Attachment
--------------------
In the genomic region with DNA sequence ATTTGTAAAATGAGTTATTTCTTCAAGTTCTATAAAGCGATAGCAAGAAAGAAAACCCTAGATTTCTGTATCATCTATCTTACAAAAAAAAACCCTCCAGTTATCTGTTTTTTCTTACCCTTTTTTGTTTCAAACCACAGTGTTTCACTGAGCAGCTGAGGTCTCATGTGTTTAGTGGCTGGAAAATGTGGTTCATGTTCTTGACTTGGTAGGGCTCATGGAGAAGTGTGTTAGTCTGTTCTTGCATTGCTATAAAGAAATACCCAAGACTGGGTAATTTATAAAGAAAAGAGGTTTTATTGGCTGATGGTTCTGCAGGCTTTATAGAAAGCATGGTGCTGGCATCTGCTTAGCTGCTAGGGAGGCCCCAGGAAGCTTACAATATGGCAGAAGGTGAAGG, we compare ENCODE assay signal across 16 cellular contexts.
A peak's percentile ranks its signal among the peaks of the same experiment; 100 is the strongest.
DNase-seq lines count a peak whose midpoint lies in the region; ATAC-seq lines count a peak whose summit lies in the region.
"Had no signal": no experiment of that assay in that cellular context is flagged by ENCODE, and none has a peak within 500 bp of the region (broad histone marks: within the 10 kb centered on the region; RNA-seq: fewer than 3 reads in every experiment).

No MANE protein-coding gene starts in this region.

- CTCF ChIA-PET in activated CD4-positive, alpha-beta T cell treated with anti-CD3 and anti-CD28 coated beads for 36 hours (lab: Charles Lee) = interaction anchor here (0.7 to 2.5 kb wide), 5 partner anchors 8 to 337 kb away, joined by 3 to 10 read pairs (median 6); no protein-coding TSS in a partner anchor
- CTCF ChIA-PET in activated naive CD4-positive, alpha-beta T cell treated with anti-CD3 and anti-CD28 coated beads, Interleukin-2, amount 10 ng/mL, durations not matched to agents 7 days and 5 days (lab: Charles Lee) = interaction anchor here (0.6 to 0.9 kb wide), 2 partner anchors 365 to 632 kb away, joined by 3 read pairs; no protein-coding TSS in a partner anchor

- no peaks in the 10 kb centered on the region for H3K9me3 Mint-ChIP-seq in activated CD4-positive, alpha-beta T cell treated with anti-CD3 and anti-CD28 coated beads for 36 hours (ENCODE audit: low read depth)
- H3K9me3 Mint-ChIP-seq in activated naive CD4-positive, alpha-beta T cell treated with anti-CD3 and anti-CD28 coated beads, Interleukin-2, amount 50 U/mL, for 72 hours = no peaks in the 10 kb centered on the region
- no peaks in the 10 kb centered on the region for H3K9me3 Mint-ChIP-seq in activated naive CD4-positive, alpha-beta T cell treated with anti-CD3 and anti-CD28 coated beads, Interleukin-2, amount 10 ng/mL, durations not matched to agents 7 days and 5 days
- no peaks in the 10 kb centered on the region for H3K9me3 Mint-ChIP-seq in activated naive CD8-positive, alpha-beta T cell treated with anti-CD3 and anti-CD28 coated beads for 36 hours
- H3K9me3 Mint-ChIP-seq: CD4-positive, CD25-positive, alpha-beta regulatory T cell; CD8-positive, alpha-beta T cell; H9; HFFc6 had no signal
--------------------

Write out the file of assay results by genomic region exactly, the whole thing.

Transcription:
In the genomic region with DNA sequence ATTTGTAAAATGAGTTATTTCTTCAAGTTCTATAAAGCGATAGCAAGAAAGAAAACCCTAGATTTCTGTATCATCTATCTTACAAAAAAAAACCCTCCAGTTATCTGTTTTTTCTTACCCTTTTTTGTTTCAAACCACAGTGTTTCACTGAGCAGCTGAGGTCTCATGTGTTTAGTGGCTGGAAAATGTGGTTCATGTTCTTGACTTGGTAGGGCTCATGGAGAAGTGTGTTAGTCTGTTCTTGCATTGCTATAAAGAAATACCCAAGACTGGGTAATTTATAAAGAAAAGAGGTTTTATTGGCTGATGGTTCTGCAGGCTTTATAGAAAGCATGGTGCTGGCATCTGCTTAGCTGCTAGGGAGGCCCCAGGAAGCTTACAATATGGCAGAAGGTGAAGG, we compare ENCODE assay signal across 16 cellular contexts.
A peak's percentile ranks its signal among the peaks of the same experiment; 100 is the strongest.
DNase-seq lines count a peak whose midpoint lies in the region; ATAC-seq lines count a peak whose summit lies in the region.
"Had no signal": no experiment of that assay in that cellular context is flagged by ENCODE, and none has a peak within 500 bp of the region (broad histone marks: within the 10 kb centered on the region; RNA-seq: fewer than 3 reads in every experiment).

No MANE protein-coding gene starts in this region.

- CTCF ChIA-PET in activated CD4-positive, alpha-beta T cell treated with anti-CD3 and anti-CD28 coated beads for 36 hours (lab: Charles Lee) = interaction anchor here (0.7 to 2.5 kb wide), 5 partner anchors 8 to 337 kb away, joined by 3 to 10 read pairs (median 6); no protein-coding TSS in a partner anchor
- CTCF ChIA-PET in activated naive CD4-positive, alpha-beta T cell treated with anti-CD3 and anti-CD28 coated beads, Interleukin-2, amount 10 ng/mL, durations not matched to agents 7 days and 5 days (lab: Charles Lee) = interaction anchor here (0.6 to 0.9 kb wide), 2 partner anchors 365 to 632 kb away, joined by 3 read pairs; no protein-coding TSS in a partner anchor

- no peaks in the 10 kb centered on the region for H3K9me3 Mint-ChIP-seq in activated CD4-positive, alpha-beta T cell treated with anti-CD3 and anti-CD28 coated beads for 36 hours (ENCODE audit: low read depth)
- H3K9me3 Mint-ChIP-seq in activated naive CD4-positive, alpha-beta T cell treated with anti-CD3 and anti-CD28 coated beads, Interleukin-2, amount 50 U/mL, for 72 hours = no peaks in the 10 kb centered on the region
- no peaks in the 10 kb centered on the region for H3K9me3 Mint-ChIP-seq in activated naive CD4-positive, alpha-beta T cell treated with anti-CD3 and anti-CD28 coated beads, Interleukin-2, amount 10 ng/mL, durations not matched to agents 7 days and 5 days
- no peaks in the 10 kb centered on the region for H3K9me3 Mint-ChIP-seq in activated naive CD8-positive, alpha-beta T cell treated with anti-CD3 and anti-CD28 coated beads for 36 hours
- H3K9me3 Mint-ChIP-seq: CD4-positive, CD25-positive, alpha-beta regulatory T cell; CD8-positive, alpha-beta T cell; H9; HFFc6 had no signal